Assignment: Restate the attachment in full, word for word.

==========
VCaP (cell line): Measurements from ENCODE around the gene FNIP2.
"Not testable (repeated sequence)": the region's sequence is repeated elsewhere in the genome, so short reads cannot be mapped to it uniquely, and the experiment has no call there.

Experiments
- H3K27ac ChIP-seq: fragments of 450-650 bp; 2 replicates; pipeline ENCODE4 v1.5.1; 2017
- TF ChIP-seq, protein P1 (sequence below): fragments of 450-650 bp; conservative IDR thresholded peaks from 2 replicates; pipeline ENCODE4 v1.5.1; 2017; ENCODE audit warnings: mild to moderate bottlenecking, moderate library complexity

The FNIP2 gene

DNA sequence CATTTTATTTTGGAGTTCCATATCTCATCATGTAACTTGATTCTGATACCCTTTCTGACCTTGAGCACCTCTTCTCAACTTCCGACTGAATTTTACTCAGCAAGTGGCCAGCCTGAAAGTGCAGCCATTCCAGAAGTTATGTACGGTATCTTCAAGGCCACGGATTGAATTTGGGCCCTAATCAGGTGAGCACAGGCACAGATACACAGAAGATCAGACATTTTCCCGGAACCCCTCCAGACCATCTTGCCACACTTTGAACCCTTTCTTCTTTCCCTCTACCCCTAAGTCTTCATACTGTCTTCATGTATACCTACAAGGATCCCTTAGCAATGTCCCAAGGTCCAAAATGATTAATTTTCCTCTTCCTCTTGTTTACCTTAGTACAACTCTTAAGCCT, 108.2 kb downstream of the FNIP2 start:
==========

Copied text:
VCaP (cell line): Measurements from ENCODE around the gene FNIP2.
"Not testable (repeated sequence)": the region's sequence is repeated elsewhere in the genome, so short reads cannot be mapped to it uniquely, and the experiment has no call there.

Experiments
- H3K27ac ChIP-seq: fragments of 450-650 bp; 2 replicates; pipeline ENCODE4 v1.5.1; 2017
- TF ChIP-seq, protein P1 (sequence below): fragments of 450-650 bp; conservative IDR thresholded peaks from 2 replicates; pipeline ENCODE4 v1.5.1; 2017; ENCODE audit warnings: mild to moderate bottlenecking, moderate library complexity

The FNIP2 gene

DNA sequence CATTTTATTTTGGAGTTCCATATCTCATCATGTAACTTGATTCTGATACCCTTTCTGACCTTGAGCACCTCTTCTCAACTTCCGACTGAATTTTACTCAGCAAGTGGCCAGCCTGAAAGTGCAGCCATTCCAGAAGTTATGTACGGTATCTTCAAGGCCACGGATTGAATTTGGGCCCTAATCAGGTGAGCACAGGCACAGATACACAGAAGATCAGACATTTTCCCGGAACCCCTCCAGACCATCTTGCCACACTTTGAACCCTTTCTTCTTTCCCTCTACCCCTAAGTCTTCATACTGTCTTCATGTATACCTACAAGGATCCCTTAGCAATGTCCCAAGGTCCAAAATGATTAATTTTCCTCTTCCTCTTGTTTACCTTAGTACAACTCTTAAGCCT, 108.2 kb downstream of the FNIP2 start: